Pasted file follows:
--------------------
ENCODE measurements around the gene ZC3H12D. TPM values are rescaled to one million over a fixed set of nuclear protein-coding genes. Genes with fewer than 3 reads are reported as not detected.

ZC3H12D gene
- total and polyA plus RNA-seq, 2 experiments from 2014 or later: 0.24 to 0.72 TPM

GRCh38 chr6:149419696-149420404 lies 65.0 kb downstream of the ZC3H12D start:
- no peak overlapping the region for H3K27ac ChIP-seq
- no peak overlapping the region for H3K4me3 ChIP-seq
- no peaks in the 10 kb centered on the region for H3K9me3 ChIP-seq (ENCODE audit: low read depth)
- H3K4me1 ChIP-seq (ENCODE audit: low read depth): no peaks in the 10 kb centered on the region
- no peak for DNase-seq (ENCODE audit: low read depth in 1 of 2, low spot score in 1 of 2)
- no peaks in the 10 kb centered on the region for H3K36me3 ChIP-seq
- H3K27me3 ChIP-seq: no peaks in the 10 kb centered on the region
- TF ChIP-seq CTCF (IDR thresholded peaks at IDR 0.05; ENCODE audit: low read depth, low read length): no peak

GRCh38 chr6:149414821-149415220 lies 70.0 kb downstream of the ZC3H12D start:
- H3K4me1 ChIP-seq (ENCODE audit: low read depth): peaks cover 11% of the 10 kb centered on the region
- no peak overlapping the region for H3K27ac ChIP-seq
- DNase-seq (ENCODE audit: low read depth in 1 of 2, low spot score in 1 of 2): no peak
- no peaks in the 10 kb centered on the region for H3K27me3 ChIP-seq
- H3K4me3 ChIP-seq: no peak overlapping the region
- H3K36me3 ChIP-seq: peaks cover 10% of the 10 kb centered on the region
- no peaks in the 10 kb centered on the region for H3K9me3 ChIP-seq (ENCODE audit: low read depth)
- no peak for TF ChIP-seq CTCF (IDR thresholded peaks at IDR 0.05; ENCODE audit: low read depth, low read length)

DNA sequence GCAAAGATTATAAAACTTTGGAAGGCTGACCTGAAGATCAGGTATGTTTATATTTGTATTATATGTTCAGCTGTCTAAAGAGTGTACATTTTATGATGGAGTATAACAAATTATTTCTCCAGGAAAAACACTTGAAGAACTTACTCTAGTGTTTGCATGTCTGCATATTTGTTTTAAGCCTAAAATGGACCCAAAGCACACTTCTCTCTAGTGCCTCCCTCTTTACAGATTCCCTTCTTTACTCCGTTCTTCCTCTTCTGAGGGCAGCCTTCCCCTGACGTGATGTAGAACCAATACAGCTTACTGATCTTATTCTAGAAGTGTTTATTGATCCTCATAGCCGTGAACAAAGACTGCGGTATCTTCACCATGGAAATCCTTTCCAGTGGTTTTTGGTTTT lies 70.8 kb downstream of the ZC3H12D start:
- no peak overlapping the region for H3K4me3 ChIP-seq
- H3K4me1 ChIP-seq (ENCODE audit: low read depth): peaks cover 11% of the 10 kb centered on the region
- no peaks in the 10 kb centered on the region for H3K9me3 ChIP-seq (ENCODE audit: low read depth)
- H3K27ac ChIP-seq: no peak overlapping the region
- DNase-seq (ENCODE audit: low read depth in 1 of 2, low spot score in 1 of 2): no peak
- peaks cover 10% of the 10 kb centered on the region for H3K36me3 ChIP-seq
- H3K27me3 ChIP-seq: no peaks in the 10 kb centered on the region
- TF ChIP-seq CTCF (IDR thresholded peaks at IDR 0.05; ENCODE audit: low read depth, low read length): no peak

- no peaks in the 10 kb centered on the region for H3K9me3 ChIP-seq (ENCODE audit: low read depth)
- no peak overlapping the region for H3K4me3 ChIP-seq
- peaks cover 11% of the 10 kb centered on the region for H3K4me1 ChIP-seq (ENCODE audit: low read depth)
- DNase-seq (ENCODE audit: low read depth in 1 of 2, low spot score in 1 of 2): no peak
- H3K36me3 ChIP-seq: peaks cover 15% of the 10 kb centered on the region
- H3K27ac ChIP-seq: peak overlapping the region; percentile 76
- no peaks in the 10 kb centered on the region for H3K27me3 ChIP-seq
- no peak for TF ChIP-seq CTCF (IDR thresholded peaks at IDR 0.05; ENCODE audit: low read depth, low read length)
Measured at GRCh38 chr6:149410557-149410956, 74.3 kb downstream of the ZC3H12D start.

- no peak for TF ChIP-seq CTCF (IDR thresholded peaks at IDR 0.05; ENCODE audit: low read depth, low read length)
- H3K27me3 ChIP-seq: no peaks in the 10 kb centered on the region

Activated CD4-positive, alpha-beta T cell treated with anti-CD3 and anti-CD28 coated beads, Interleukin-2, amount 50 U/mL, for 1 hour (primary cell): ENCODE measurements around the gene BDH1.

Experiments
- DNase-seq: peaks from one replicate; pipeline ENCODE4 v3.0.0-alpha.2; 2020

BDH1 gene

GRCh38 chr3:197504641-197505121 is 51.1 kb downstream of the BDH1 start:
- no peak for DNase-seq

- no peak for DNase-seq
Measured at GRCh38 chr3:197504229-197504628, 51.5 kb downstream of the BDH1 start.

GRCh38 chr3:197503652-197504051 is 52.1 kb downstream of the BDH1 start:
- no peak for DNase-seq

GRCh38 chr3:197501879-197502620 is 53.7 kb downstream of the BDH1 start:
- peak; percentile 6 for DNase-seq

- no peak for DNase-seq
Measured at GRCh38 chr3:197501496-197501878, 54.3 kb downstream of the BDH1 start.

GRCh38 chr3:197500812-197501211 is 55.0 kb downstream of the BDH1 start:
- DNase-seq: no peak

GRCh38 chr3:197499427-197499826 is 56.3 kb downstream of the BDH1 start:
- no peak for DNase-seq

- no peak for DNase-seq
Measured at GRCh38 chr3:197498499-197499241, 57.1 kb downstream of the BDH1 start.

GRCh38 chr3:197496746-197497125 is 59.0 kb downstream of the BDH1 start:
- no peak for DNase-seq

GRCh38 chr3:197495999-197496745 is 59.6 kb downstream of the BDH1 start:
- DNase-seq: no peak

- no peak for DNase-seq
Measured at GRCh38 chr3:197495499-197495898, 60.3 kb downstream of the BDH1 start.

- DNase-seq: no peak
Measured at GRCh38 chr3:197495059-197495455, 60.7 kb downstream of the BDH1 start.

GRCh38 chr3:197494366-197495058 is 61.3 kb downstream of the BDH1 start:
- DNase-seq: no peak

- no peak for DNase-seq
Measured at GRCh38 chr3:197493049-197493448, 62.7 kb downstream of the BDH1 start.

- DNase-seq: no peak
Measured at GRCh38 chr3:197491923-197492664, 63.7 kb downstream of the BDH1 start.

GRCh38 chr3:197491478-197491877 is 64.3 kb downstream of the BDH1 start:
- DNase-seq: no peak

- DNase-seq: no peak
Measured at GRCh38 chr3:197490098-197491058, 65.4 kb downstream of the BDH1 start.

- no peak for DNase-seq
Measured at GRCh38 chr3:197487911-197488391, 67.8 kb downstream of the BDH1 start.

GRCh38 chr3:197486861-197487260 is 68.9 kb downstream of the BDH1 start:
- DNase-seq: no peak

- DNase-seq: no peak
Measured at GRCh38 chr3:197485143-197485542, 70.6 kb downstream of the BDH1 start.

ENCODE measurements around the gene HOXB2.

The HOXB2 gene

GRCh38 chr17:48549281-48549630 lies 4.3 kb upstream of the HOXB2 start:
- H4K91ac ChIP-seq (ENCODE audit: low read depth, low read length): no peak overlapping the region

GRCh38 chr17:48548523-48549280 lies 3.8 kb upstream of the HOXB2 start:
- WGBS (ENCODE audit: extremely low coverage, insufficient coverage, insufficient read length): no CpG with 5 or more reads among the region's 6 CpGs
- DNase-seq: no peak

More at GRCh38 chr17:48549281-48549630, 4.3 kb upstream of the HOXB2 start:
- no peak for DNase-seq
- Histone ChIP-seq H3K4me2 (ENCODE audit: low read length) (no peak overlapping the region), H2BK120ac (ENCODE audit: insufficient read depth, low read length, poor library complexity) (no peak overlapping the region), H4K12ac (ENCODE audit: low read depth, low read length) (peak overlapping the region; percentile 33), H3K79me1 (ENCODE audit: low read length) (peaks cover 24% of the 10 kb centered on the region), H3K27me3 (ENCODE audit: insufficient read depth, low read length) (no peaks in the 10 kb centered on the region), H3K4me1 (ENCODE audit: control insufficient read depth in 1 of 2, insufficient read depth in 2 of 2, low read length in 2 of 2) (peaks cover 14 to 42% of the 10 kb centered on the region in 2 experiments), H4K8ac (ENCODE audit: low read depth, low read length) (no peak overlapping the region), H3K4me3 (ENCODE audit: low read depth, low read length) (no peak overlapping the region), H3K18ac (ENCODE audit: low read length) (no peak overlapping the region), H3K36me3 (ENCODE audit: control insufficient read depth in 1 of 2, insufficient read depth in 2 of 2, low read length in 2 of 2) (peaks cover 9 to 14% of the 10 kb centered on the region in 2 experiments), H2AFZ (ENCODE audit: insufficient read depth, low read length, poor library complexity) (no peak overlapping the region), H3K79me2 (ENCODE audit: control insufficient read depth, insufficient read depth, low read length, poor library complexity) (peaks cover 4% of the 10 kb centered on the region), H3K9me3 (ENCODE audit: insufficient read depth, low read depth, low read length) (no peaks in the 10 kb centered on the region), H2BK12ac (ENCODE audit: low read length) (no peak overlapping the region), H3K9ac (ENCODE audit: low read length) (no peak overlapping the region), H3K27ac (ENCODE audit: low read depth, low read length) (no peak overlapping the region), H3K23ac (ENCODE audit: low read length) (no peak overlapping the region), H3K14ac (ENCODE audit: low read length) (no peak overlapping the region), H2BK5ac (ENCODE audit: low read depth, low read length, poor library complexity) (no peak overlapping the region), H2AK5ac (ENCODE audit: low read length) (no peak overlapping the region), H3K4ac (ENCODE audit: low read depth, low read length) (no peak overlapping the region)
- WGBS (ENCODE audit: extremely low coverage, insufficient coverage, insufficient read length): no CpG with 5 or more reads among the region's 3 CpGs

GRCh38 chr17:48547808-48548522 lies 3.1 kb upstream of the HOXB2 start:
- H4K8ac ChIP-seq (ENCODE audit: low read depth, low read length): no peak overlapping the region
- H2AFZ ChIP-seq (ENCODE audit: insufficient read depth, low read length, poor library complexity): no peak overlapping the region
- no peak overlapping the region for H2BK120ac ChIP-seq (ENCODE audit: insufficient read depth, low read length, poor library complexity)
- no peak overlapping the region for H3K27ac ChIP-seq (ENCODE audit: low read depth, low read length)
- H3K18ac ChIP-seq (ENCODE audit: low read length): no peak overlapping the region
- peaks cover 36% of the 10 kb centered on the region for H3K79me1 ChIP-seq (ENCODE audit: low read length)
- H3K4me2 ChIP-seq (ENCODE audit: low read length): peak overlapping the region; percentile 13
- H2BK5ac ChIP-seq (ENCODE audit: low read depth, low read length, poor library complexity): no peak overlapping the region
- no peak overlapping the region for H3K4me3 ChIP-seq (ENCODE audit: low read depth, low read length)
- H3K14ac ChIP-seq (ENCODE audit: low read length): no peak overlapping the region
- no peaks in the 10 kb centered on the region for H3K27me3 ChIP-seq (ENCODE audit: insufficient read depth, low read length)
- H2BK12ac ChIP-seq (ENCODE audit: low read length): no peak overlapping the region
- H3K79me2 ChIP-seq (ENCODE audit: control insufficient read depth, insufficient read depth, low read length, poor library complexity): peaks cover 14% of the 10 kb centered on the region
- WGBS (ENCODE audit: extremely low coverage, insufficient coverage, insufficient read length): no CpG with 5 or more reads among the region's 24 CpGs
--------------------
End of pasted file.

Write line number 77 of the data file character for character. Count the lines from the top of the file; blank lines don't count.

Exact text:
- DNase-seq: no peak